The Good, The Bad, & The Worse

(Photo credit: Flickr/isafmedia)

Luke Mogelson has produced an excellent investigative piece for NYT Magazine on the role that the new Afghan Local Police (or ALP, not to be confused with Afghan National Police, or ANP) are playing in provincial politics. The quick and dirty is that ethnic, tribal, and family affiliations are causing the ALP to serve as the proxy du jour for local militias—i.e. warlordism, i.e. the “bad old days” before the Taliban took over.

One thing many people fail to realize about the Taliban is that it actually was worse before they came to power. That was part of what enabled them to keep power, despite being morally equivalent to a homicidal pederast working for the Spanish Inquisition. Few Afghans appreciated the restrictions on their day-to-day lives that the Taliban imposed, but being forced to grow a beard was better than having Warlord A ride through and steal all your village’s food one week, then Warlord B ride through and slaughter all the village’s men for collaborating with Warlord A the next.

Thirty-two years of warfare have a way of building up some serious grudges. Much as we witnessed in Iraq, it was inevitable that factions of the Afghan populace would use the new regime as an excuse for power-grabbing. As well as land-grabbing, women-grabbing, and donkey-grabbing if the opportunity should arise. But while the lessons of history are always there in front of us, it can sometimes be difficult to interpret them.

Mogelson’s perhaps most interesting point in the article is the opposing results emerging from the ALP endeavor. In Kandahar, where ethnic homogeneity is par for the course, the ALP have been remarkably successful at empowering local villages to protect themselves, and earning the respect of local civilians. In Baghlan province in the north, however, the ALP have come to represent a local mafia, engaging in shooting battles with the ANP (whom they accuse of starting the bad behavior) in the streets.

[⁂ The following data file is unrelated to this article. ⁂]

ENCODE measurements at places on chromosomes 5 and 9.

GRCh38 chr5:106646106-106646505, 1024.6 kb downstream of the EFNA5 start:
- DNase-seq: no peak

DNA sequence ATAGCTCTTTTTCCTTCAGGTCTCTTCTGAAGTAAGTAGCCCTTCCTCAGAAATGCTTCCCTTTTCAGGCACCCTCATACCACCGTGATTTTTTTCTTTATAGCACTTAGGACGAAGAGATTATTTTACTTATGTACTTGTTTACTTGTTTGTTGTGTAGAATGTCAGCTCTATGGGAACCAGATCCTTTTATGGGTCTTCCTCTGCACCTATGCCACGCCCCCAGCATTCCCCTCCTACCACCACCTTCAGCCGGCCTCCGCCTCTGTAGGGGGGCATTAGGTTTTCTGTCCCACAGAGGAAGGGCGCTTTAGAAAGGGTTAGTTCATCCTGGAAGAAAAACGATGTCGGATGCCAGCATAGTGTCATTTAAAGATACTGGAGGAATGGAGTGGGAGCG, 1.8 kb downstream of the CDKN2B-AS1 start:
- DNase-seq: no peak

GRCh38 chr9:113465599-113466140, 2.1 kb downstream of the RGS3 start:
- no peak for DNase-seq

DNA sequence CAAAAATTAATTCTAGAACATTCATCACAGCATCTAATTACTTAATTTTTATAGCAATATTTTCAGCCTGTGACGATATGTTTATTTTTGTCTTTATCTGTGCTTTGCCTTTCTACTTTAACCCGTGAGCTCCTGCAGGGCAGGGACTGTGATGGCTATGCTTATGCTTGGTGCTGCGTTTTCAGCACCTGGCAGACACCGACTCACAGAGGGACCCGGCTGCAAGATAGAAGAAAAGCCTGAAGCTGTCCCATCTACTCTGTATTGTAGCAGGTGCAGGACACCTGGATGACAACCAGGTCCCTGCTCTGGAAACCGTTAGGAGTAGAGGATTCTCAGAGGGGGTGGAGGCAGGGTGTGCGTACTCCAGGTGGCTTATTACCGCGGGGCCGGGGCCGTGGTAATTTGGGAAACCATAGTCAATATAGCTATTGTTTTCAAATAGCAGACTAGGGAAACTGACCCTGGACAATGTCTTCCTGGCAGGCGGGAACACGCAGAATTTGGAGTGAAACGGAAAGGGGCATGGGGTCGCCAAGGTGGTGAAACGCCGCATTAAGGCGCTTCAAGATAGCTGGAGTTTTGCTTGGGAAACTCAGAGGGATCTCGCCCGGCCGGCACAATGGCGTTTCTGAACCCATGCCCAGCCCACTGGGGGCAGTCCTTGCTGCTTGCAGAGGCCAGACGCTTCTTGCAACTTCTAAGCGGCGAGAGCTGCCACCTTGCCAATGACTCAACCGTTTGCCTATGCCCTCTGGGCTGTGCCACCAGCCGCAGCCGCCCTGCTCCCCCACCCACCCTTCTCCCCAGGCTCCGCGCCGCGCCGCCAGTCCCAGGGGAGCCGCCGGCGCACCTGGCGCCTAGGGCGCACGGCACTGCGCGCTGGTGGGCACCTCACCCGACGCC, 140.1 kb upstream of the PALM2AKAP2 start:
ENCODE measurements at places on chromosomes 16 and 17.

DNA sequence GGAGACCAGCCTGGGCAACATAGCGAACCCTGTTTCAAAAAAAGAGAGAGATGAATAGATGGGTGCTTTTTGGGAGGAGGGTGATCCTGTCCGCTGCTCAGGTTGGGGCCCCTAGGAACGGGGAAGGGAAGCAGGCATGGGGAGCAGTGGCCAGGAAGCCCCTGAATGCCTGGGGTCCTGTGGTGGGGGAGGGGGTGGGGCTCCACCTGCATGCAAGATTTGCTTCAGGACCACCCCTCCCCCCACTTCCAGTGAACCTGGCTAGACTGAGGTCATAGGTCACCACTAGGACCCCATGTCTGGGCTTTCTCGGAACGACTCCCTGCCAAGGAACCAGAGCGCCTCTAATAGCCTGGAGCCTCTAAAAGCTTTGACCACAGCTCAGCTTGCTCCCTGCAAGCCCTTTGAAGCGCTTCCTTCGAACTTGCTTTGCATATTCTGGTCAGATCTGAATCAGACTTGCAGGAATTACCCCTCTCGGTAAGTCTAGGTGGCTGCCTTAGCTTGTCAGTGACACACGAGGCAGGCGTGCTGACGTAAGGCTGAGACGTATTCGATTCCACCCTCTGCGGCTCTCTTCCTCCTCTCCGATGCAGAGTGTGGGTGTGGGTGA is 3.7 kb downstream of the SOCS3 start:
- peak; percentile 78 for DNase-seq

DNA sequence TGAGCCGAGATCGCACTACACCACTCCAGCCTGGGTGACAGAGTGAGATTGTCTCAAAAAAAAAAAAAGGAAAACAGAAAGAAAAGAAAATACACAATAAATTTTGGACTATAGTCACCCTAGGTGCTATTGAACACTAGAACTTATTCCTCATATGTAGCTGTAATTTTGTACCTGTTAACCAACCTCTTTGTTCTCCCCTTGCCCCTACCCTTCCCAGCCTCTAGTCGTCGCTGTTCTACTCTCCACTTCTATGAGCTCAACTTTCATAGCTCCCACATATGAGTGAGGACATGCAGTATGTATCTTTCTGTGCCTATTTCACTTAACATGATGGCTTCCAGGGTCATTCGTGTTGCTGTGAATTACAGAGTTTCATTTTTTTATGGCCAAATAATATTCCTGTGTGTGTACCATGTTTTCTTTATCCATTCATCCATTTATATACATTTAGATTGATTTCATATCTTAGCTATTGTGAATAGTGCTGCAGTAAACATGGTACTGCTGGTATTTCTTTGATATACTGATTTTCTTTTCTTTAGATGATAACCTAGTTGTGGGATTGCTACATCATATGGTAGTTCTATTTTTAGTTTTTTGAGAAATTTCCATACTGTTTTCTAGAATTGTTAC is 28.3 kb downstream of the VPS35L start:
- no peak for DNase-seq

These results are each linked to respective historic precedents. On the success side, Mogelson points to the reign of King Zahir Shah and his prime ministers, who from 1933 until 1973 pursued an effective policy of gradual modernization and distributed, localized power. Policing remained a local duty—as with the ALP—and that era is widely seen as a ‘golden age’ in Afghan history. The failure precedent is equally striking: throughout the Soviet-Afghan war, which ended in 1989, and until the Taliban took power in 1996, warlords were the epitome of ‘localized power’. Constantly shifting allegiances, coupled with a war-hardened sensibility of how cheap life could be, led to innumerable deaths and the complete incapacitation of any centralized government.

Neither of these comparisons is inaccurate. These are the real challenges that will face the Afghan people after the withdrawal of US forces: not how to keep the Taliban out, but how to keep the country’s many pieces from tearing each other apart. A unified central authority is an impossible solution. It is a question of how—not whether—to effectively distribute power at the local level, while avoiding the kind of nouveau warlordism that currently plagues the north.

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